So, it looks like I'm ranting after all. I sound pretty negative don't I? ... not quite full of youthful hope and vigor. I realize this, but the truth is, I do have some hope, even if it feels feeble at times. The pendulum swings one way, then the other... as bad as things seem, times HAVE been darker, but that isn't much consolation when you're young and experiencing the dark for the first time. 

So how do you manage to navigate all this stuff and "still stay you" ?? The best you can do at the moment is to not buy in to the current system, don't acquire a pile of debt by buying a bunch of crap that you've been (falsely) convinced you need. Don't buy into the bullshit. Keep things simple and inexpensive. Once you start incurring debt, you'll be wearing their collar for a long time. We all have to face the fact that whatever we're doing now we likely won't be doing in 15 years, no matter how solid we think the ground beneath our feet might be. you've got to stay flexible and adaptable. You have to keep an open mind and, even more importantly (and more difficult) you have to keep an open heart. 

Good luck.

Dec 4, 2013

Lunch, Actually.

dear Ask A Punk
I'm working a day job and a weekend job and trying to keep a band together, which lately feels like trying to GET a band together. When I'm not at work or not working on band stuff, I like to go out and see shows and be part of my small city's music scene. The main thing is that I'm busy, ALL the time. I don't mind it and really staying busy keeps me more or less out of trouble, mostly. It also means I don't have much time for dating. I see plenty of guys out at clubs but, as a "girl in a band" I have to be careful who I date or even hook up with. There is still a definite double-standard when it comes to that kind of thing here. So I don't have a lot of time to meet guys. I know there is always online and dating sites. Done plenty of that and I don't care what people say, they don't really save all that much time, you just get to make mistakes quicker and with more people. I do miss good "company" though. So a guy at work, that I only deal with occasionally, because he is in another department, asked me out to lunch. I'm not 100% sure why, unless he IS into me, because he doesn't seem like much of a music-type. I'm tempted because he seems like he might be interesting, but a loud voice in my head is telling me not to go along with this. My girlfriends are no help on this, because they're mostly scenesters like me, but moreso because they aren't in bands, so they can hook-up with whoever they want. I know there are pros and cons to this. I'm usually pretty decisive about things like this, but this time I don't know. What's the best course? - Singer. Not a Torch Singer.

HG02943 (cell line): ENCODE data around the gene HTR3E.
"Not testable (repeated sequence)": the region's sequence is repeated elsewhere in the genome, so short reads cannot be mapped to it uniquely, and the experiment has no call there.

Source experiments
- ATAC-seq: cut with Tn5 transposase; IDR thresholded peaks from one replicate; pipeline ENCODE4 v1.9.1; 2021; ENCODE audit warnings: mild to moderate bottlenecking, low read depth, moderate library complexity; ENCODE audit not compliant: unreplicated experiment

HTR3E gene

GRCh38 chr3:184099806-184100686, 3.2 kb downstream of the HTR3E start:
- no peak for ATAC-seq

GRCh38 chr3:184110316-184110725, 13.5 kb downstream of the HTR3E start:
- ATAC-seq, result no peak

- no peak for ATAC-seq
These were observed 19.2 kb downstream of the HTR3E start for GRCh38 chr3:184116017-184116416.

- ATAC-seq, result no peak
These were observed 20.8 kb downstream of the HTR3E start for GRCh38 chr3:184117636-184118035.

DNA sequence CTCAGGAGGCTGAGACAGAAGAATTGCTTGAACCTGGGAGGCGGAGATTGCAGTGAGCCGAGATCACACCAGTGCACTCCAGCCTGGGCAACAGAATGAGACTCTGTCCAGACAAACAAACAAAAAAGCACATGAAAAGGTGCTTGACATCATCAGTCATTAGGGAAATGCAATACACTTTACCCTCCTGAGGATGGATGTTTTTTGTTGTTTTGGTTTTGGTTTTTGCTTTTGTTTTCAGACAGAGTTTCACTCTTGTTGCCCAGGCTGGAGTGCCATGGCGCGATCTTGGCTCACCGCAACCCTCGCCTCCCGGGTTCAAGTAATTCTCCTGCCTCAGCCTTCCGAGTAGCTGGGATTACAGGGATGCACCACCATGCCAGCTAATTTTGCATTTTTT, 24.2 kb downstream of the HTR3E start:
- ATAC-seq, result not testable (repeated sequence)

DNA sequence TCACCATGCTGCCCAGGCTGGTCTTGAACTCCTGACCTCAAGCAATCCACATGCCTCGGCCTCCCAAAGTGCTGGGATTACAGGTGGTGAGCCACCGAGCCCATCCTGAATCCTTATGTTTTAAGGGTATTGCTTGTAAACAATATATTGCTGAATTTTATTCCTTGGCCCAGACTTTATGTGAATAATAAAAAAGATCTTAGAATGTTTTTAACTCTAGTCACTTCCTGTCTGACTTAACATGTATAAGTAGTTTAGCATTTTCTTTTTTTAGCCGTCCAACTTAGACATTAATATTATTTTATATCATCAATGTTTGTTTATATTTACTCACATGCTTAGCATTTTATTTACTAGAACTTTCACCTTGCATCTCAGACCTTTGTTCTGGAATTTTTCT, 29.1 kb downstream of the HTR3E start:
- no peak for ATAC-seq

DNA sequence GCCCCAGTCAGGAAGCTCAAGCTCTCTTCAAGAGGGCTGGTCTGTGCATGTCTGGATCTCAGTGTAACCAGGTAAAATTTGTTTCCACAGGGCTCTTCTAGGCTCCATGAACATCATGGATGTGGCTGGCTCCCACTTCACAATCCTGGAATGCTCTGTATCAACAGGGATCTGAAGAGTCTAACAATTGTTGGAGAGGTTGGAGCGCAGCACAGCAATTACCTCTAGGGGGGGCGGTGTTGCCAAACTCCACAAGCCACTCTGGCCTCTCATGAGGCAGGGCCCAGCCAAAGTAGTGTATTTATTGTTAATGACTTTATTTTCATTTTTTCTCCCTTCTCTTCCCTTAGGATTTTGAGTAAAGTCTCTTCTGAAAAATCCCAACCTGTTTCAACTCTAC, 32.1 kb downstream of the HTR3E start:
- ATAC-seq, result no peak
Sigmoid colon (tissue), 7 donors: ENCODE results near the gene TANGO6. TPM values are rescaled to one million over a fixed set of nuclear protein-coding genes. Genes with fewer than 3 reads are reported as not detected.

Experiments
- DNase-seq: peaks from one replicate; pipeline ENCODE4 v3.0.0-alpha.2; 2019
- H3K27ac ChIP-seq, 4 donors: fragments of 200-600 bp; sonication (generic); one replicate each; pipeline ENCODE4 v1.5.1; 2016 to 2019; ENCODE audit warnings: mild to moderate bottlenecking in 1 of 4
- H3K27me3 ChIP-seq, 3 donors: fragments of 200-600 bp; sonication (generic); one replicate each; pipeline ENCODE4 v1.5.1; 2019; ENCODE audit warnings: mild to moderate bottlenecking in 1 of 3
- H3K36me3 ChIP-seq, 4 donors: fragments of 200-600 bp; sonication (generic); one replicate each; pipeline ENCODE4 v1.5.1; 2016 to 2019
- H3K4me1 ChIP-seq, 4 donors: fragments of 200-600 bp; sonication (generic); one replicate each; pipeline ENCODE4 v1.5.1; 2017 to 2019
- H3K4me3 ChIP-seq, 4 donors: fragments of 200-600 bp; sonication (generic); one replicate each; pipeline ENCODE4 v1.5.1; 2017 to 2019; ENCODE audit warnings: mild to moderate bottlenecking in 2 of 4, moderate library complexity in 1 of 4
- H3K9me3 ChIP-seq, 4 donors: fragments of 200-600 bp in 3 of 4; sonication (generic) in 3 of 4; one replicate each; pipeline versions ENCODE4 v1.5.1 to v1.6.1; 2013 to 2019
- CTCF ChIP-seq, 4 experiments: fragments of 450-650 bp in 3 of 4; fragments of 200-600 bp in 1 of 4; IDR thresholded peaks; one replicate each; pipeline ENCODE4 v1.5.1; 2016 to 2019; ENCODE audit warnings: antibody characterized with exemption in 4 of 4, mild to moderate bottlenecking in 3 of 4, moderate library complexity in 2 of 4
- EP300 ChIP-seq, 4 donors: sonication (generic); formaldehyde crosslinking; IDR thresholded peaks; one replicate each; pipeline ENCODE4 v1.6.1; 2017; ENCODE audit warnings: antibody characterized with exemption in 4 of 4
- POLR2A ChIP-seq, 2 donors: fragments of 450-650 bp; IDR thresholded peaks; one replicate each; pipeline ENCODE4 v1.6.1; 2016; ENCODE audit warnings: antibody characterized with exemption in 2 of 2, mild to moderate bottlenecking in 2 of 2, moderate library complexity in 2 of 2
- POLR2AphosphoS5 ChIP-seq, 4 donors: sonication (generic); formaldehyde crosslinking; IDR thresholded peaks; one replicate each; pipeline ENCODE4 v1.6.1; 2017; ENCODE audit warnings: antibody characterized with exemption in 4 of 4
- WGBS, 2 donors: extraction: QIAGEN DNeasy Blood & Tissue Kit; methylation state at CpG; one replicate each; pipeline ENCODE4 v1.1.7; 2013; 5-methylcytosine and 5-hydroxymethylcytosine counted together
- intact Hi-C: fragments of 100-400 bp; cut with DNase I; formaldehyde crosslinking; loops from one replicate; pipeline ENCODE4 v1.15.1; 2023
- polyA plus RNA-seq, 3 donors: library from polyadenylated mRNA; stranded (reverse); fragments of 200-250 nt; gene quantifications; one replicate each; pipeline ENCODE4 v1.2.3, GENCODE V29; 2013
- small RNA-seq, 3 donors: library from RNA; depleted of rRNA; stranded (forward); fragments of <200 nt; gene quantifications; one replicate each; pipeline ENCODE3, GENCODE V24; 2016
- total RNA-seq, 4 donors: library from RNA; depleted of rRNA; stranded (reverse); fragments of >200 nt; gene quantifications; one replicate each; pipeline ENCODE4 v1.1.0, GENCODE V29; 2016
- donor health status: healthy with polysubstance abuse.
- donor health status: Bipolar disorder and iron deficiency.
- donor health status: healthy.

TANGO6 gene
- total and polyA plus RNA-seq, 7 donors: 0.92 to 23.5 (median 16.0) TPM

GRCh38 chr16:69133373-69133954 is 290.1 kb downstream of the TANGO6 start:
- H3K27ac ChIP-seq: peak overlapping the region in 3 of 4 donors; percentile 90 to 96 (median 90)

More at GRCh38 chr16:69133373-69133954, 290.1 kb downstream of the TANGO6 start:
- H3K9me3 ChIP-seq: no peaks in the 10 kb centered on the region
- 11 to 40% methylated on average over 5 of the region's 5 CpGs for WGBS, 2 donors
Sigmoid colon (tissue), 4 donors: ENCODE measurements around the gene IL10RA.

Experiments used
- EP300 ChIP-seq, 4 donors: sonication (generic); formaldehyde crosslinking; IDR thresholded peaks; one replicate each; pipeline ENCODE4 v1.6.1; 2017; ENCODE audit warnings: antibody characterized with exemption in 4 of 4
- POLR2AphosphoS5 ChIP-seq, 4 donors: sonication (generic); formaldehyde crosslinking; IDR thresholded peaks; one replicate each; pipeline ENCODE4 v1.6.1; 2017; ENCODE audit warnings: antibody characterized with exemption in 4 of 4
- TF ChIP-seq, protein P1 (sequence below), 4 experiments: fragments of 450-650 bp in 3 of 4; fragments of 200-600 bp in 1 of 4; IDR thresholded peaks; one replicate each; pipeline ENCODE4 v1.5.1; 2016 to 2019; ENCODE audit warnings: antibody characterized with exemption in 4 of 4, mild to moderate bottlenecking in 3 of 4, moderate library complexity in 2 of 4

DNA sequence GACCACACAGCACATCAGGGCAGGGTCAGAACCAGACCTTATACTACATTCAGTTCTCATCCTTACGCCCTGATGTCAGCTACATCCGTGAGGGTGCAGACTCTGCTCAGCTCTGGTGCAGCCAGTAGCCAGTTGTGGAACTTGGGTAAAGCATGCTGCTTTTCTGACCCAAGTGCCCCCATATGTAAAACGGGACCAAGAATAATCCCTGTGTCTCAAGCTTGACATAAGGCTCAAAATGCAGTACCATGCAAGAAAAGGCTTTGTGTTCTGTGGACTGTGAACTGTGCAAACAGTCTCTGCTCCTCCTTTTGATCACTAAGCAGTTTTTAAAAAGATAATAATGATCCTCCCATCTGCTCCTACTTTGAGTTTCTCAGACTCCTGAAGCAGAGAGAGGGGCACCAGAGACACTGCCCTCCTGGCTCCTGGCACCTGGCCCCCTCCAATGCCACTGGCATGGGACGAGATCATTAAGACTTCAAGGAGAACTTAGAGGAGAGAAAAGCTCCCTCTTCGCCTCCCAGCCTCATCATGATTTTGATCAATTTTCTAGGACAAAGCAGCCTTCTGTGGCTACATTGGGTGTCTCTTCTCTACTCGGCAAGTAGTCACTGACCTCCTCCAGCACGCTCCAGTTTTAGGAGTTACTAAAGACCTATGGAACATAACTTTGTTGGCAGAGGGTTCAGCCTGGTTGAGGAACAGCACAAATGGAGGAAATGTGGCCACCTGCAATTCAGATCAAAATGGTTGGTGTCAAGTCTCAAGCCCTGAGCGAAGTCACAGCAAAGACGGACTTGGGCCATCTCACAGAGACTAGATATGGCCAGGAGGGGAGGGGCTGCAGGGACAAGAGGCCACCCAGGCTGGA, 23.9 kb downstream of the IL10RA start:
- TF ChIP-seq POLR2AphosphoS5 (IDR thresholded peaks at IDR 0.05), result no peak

Dear SNaTS -
Go to lunch. You know you want to, otherwise you would be "decisive" about this. ...and it is just "lunch" as they say. 

There are always potential issues when/if we get involved in office romances, but you didn't really sound specifically worried about that sort of thing. It sounded more like you were worried he wouldn't be your type or you would have trouble explaining him to your scenester friends if you were to progress past a lunch date. 

And did he use the words "date" or "take you out" ?? Or did he half-ass it and say something like "We should grab lunch sometime" ? ... You might be overthinking this whole thing. Maybe he likes you, maybe he just wants to learn more about your department for reasons you couldn't even guess at. I'm saying it all sounds pretty low-stakes to me. He didn't ask you out for a Friday night or suggest "getting some drinks" or coming over to his place to play videogames or whatever. He just asked you to join him for lunch... He might not even buy your sandwich. 

What you really have to figure out are the reasons for your own ambivalence... Since you're usually so "decisive" about these things. Are you afraid he will be into you, or are you afraid he won't be? I know that being in that 'not knowing for sure' grey area can be the toughest part. Did he ask for your email (either personal or intra-office)? Did he suggest a specific day? Or was it a vague invitation? Either way, he doesn't sound especially smooth so, it sounds like the ball is definitely in your court now. Next time you see him, it'll be up to you to say "hey, how about that lunch?" It is an even money bet that he was trying to gauge your general interest in him. Don't think for a second that you're powerless in this duet. 

Maybe he is into you, maybe he isn't. Maybe you'll dig him, maybe you won't. Only one way to find out for sure - Go to lunch.